It was right down the road from here:
Before long I had 15 sacks of manure in my little car destined for the allotment! I needed help to shift them, but after the effort how satisfying it was knowing that after rotting down they will be excellent food for the soil. It's fresh poo, mixed with some wood shavings, some straw, mmm.
The allotment holders' may also have a bulk delivery of rotted manure from some police stables in Central London, arriving directly at the site- hope it comes soon! Wonder if it'll be all nice and crumbly and dark and smelling all fresh, and full of worms! Ah how the mind of an allotment holder differs form a non-plottie. Never before have I spent sleepless nights dwelling on the merits of animal ordure....
I guess we'll always be on the lookout for free soil improvers from now on, somewhere I read that we should add 2 barrows of manure per square metre, on a third of the plot each year. Is this a realistic amount I wonder? Whatever the case, no longer will I look a gift horse in the...er....mouth.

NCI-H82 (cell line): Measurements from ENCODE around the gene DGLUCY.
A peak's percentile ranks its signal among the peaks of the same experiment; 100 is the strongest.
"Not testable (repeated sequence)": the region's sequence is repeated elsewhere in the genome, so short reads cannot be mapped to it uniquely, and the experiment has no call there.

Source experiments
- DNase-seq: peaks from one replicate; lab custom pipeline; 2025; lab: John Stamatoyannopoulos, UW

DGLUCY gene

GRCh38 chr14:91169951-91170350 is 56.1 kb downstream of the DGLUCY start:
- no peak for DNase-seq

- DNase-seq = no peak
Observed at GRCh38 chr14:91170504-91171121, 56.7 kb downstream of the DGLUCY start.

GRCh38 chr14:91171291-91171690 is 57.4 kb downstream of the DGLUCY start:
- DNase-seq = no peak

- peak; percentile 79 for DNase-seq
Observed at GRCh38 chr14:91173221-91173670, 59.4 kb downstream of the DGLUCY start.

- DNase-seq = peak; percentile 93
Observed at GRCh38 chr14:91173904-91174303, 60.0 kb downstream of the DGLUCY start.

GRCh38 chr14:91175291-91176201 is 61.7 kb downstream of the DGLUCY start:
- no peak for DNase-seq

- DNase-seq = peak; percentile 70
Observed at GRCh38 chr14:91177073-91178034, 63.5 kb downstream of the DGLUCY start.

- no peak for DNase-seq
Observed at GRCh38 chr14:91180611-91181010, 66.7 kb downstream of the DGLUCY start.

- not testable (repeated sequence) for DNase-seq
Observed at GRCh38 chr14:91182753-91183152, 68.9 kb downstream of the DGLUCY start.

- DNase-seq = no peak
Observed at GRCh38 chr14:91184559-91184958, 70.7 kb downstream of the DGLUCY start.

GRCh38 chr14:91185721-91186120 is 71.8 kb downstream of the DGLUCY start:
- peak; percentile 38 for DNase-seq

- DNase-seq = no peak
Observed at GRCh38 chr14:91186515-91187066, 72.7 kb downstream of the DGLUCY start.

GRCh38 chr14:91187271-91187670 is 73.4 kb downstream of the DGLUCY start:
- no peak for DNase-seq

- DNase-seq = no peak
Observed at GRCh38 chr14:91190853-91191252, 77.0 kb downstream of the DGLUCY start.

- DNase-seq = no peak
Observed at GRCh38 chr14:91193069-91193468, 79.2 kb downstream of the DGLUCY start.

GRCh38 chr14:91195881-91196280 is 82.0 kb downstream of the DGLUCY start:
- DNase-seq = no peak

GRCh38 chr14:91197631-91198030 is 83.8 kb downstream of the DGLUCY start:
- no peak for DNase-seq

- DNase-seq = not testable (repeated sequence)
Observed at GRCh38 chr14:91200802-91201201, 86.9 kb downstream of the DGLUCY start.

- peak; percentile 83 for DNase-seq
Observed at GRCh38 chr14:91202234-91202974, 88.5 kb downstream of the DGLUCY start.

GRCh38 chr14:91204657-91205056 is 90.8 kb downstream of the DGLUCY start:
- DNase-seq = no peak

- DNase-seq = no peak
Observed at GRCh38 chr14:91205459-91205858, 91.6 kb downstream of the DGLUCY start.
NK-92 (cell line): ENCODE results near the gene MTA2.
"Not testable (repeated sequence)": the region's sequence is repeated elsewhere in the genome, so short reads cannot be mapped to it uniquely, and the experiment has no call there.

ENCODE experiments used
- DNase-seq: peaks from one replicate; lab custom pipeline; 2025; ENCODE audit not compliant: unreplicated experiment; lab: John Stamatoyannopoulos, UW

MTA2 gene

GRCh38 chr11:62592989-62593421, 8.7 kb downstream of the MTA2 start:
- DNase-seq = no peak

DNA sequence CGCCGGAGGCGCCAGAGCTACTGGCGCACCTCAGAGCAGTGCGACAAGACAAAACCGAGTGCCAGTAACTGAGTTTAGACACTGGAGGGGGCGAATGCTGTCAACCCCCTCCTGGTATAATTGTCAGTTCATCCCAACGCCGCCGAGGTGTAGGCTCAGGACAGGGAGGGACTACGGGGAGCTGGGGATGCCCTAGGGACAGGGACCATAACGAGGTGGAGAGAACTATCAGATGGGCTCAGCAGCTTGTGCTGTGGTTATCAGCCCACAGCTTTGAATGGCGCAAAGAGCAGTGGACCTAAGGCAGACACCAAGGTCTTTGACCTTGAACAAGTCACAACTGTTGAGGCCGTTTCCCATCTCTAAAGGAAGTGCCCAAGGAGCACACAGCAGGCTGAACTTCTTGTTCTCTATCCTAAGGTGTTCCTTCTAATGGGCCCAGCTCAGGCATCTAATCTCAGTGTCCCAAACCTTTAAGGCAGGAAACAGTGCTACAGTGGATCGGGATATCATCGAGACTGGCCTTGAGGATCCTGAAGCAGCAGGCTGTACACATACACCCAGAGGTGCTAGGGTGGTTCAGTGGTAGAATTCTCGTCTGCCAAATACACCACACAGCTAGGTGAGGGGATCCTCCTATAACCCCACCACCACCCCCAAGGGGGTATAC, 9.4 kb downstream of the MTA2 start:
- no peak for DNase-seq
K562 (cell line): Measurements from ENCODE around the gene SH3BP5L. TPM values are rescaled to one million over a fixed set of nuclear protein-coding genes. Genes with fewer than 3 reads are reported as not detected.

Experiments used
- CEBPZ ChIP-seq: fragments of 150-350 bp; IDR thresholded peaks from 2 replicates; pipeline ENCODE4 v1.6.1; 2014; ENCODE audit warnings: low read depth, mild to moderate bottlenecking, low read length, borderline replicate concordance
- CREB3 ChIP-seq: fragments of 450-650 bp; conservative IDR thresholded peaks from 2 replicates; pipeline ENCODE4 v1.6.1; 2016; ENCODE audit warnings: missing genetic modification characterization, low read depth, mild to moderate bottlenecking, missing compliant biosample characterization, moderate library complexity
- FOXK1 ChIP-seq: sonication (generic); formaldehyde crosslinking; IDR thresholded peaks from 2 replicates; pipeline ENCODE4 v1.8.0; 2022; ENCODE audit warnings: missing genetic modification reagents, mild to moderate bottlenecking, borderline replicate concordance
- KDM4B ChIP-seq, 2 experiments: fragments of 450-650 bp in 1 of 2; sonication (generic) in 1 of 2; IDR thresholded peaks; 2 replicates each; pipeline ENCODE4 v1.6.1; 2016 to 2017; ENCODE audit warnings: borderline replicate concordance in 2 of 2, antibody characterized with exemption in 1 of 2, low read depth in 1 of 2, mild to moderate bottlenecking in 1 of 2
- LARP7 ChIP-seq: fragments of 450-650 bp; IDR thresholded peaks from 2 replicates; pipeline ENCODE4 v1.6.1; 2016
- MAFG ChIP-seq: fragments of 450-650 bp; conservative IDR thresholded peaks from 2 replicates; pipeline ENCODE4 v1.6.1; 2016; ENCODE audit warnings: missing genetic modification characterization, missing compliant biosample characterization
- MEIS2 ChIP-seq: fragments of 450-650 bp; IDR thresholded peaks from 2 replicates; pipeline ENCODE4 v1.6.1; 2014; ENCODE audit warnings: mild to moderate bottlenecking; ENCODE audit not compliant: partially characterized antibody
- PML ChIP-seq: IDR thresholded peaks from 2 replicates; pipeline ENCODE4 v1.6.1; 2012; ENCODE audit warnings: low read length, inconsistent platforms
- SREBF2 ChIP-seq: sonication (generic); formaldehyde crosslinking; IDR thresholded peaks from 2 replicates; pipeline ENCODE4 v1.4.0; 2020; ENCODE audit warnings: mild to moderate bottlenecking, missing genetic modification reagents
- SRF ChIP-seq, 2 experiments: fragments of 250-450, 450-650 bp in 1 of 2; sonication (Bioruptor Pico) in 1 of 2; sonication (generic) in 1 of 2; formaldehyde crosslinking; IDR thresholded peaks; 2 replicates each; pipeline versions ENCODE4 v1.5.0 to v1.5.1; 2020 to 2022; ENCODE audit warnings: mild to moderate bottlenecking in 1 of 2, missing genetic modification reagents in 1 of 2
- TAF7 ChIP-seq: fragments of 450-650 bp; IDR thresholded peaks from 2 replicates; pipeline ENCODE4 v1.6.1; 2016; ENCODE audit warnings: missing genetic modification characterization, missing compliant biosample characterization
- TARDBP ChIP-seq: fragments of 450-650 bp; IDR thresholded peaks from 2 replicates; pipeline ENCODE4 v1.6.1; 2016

In my excitement I'd completely forgotten about the threat of weedkiller contaminated manure- it has been a big problem in the last few years with hay and other feed containing weedkillers applied to farming land. This is processed by the animals and isn't broken down in their waste. If then applied to plants it can cause them to curl and distort, rendering them useless. It is suggested that it may break down if the manure is left to rot for long enough.
You can try testing your stuff by planting something- a broad bean or tomato say- and see if it is affected. I'll definitely be doing this. I'm hoping that, as this muck comes from a small riding school, I might be ok. But I suppose they still buy in hay etc, that doesn't mean it will be safe. I'm definitely happy with my supply of well-rotted manure from a nearby stables but at £1.20 a bag that'll have to remain just an occasional treat. Thanks Sue for drawing my attention to this important issue.
I wonder what affect these weedkillers has on the animals? ...... And the wider food chain....
Try the Royal Horticultural Society's advice for more information, or any other sites recommended by readers: